Weight of Evidence Reviews for Endocrine Disrupting Properties
Endocrine disrupting properties require specific evaluation under the European regulation on the Registration, Evaluation, Authorisation and Restriction of Chemicals (REACH; 1907/2006) and the regulations on plant protection (Regulation [EC] 1107/2009) and biocidal (Regulation [EC] 528/2012) products.
Specific criteria to identify endocrine disrupting properties, which enable hazard‐based regulation, has been accepted under the BPR (EC 2017/2100) and PPP Regulation (EC 2018/605). These regulations and the criteria only support the marketing and use of chemicals on the basis that they do not meet these criteria in humans or non-target wildlife species.
Scope of guidance
To enable the implementation of the scientific criteria for the determination of endocrine-disrupting properties pursuant to the BPR and PPP, EFSA/ECHA has developed guidance.The guidance (like the ED criteria) is based on the WHO/IPCS definition of an endocrine disrupter (WHO/IPCS 2002): ‘an endocrine disrupter is an exogenous substance or mixture that alters function(s) of the endocrine system and consequently causes adverse health effects in an intact organism, or its progeny, or (sub)populations’. The guidance is further based on the OECD Conceptual Framework for testing and assessment of endocrine disrupters (OECD GD 150) which lists the OECD TGs and aids interpretation of the results. It covers modes of action caused by estrogen, androgen, thyroid and steroidogenic (EATS) modalities, and focuses on ED effects in vertebrates i.e. mammals (incl. humans), fish, amphibians, birds and reptiles.
Assessment strategy: OECD GD 150
The assessment strategy groups the ED parameters investigated in the available studies according to the information they provide (grouping base on OECD GD 150 and JRC screening methodology to identify potential EDs):
- In vitro mechanistic: parameters measured in vitro, that provide information on the mechanism through which a substance could be considered endocrine active. OECD Conceptual Framework level 2.
- In vivo mechanistic: parameters measured in vivo that provide information on endocrine activity that are usually not considered adverse. OECD CF level 4 and 5 assays.
- EATS-mediated: parameters measured in vivo that may contribute to the evaluation of adversity, also considered indicative of an EATS MoA and thus also imply underlying in vivo mechanistic.
- Sensitive to, but not diagnostic of, EATS: parameters measured in vivo that may contribute to the evaluation of adversity, however, these effects cannot be considered diagnostic on their own of any one of the EATS modalities.
- Non-EATS modalities: While currently available OECD test guidelines can detect apical effects potentially relevant for ED identification through non-EATS modalities, there are currently no OECD test methods to elucidate the potential non-EATS mechanism eliciting those apical effects. However, there are methods described in scientific literature which could provide mechanistic information for non-EATS modalities.
An evaluation of data quality (relevance and reliability) according to the provisions of PPP and BPR is required for all studies. Available information is then assembled into lines of evidence based on grouping and the evidence analysed resulting in three possible outcomes:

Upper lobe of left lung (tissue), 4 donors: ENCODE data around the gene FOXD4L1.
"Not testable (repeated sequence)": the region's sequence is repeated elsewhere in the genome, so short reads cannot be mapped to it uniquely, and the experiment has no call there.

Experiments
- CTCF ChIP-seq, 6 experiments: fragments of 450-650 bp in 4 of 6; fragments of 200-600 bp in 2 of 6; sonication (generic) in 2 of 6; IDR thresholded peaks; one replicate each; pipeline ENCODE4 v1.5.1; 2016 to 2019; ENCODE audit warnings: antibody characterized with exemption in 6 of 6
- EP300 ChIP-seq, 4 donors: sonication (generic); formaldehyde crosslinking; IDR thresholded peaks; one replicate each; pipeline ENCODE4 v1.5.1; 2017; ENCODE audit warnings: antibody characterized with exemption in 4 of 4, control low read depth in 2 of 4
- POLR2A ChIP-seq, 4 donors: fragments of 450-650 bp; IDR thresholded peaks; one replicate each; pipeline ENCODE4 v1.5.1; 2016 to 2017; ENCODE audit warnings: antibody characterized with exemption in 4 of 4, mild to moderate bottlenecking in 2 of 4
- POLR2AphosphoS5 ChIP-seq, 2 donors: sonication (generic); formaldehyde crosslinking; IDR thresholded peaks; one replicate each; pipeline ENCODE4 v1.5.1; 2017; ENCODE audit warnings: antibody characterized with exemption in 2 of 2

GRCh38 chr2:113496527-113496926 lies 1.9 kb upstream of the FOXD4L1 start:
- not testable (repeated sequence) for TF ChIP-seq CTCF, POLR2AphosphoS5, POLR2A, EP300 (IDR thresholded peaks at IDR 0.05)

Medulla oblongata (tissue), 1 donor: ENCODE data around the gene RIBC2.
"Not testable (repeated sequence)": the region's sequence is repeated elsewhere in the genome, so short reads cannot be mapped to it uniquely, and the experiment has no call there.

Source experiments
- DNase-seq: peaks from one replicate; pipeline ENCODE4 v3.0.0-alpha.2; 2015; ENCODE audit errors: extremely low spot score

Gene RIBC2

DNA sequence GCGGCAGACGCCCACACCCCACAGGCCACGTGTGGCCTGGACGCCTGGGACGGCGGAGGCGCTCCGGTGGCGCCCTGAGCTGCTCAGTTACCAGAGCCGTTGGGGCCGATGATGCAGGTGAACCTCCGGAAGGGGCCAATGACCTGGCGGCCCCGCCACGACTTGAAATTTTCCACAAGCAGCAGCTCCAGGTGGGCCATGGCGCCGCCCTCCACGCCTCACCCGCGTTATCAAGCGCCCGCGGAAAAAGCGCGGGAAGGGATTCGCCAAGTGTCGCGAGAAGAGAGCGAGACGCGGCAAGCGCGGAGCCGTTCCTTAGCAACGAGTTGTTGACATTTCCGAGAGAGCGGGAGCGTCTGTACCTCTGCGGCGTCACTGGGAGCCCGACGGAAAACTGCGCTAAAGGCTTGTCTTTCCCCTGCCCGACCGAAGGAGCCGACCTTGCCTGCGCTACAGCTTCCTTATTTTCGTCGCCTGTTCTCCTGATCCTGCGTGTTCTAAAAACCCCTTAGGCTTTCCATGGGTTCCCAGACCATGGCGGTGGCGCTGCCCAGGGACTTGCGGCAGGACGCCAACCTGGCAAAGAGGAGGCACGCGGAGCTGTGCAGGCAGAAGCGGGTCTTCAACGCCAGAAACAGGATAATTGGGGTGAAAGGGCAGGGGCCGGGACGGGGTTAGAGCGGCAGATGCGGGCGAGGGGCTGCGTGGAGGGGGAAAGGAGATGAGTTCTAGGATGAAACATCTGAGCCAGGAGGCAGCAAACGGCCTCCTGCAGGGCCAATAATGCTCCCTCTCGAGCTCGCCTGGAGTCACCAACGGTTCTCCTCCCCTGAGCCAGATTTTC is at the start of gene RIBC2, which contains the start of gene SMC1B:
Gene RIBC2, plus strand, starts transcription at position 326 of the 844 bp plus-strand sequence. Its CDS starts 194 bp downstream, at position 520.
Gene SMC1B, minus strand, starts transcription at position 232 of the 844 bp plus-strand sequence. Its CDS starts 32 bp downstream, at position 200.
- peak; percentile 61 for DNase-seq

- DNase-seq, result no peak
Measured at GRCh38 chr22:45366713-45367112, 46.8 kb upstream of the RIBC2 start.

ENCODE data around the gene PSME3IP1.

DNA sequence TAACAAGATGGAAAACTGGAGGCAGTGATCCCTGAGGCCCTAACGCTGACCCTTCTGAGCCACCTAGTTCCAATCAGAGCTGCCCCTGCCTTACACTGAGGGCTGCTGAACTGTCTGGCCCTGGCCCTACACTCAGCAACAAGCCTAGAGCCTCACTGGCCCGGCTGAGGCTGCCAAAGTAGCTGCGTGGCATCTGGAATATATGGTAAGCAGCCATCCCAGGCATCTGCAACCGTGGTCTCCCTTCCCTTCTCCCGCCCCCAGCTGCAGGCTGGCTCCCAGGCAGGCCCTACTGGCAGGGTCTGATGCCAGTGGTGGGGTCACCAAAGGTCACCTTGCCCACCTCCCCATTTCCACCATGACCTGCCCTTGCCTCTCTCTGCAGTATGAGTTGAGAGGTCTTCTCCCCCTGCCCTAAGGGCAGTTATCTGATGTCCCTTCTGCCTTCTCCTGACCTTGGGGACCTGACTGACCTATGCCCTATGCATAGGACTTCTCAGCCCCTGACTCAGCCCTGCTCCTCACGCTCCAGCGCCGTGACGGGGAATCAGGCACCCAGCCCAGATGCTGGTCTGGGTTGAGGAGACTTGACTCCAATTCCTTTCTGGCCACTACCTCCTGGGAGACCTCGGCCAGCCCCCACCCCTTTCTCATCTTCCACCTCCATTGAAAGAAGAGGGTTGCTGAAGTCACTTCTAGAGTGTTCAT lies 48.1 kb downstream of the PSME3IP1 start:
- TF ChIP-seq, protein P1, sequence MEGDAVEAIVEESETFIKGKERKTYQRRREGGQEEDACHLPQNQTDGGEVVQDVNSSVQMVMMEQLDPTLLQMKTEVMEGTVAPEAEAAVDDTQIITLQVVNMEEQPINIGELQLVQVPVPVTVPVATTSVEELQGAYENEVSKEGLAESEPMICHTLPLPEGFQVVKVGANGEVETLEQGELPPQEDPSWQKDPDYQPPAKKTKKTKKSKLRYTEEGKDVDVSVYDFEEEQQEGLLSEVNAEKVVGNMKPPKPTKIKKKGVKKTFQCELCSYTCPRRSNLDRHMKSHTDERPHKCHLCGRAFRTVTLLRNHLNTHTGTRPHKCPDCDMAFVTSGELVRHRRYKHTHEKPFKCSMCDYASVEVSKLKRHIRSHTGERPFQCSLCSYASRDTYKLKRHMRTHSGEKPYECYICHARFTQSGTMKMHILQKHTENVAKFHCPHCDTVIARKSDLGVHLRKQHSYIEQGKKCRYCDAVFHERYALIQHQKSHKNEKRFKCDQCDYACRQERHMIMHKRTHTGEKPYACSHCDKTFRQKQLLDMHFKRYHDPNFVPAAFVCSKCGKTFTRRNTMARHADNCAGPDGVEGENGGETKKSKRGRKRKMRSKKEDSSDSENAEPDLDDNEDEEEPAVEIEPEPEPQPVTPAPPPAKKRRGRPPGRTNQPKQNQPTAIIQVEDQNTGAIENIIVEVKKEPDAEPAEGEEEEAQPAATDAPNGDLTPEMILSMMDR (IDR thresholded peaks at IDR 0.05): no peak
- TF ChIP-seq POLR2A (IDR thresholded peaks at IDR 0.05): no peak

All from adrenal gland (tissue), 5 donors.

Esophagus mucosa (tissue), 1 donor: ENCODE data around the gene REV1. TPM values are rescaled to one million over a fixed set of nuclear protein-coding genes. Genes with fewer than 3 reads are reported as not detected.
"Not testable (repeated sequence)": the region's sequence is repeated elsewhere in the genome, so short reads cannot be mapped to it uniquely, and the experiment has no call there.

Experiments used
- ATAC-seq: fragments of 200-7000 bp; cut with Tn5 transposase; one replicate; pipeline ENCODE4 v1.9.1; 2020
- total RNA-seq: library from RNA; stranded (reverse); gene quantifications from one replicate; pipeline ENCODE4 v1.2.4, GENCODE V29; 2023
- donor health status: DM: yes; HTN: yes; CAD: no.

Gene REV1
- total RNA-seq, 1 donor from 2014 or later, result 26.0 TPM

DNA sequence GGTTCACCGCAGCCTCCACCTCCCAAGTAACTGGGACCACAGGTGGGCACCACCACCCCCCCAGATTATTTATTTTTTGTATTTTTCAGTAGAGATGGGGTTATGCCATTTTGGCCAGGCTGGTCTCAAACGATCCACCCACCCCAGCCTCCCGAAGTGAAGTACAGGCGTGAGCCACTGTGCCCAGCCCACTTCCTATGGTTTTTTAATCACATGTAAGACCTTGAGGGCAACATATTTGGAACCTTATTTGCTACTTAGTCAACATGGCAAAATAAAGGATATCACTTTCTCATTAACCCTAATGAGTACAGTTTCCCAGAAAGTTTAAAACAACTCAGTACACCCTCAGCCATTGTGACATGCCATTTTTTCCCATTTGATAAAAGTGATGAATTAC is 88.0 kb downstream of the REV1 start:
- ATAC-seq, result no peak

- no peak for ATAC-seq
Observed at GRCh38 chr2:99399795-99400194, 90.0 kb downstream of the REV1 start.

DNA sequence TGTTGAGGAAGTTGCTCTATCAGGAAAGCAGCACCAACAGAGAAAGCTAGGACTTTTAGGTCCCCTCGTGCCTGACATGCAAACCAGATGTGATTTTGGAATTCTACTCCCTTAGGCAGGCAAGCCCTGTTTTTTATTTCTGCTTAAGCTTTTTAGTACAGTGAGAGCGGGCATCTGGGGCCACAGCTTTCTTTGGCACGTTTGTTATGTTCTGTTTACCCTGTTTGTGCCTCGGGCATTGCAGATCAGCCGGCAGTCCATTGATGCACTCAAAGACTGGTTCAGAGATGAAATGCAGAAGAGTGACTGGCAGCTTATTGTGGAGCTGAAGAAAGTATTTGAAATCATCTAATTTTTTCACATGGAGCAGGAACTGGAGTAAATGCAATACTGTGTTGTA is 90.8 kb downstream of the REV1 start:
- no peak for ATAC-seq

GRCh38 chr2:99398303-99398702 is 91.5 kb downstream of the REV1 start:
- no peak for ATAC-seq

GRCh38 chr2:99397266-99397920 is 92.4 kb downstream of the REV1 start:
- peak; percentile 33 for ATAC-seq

- Conclude ‘ED criteria not met’ if: e.g.EATS mediated parameters sufficiently investigated and no EATS mediated adversity observed or Endocrine activity sufficiently investigated and no endocrine activity observed (and also no EATS mediated adversity).
- Move to MoA analysis if: EATS mediated adversity observed or Endocrine activity observed.
- Generate information if: No EATS mediated adversity and no endocrine activity observed but endocrine activity not sufficiently investigated.
Mode of action analysis
MoA analysis is necessary to demonstrate the biologically plausible link between adverse effects and endocrine activity. The IPCS MoA framework has been considered in the guidance to address additional considerations which are necessary for ED assessment.
Conclusion on the ED criteria
If the MoA analysis supports the biological plausibility of the link between the observed adverse effects and endocrine activity for at least one MoA among the postulated, the substance is considered to meet the ED criteria. If the biological plausibility of the link between the endocrine activity and the adverse effect(s) is not demonstrated for any of the postulated MoA(s), the substance is considered not to meet the ED criteria.
The identification of endocrine disrupters requires a review of all relevant information on the adverse effects and endocrine activity of a substance, mode of action analysis and application of a weight of evidence approach to determine if a substance fulfils the criteria.
Enviresearch has considerable expertise in the area of endocrine disruption and have supported several governmental programmes contributing to advancing science in this field.
Our services extend to:
- Weight of evidence evaluation of endocrine disrupting properties for substances (Explore our other related articles:Endocrine Disrupters and Plant Protection Products, Endocrine Disrupters and Biocides)
- Mode of Action analysis
- Data gap analysis (or analysis of data sufficiency)
- Development of testing strategies
- Placement and monitoring of specific studies to detect endocrine disruption
Guidance for the identification of endocrine disruptors in the context of Regulations (EU) No 528/2012 and (EC) No 1107/2009 (7 June 2018). EFSA Journal 2018;16(6):5311. Question Number: EFSA-Q-2016-00825. DOI: 10.2903/j.efsa.2018.5311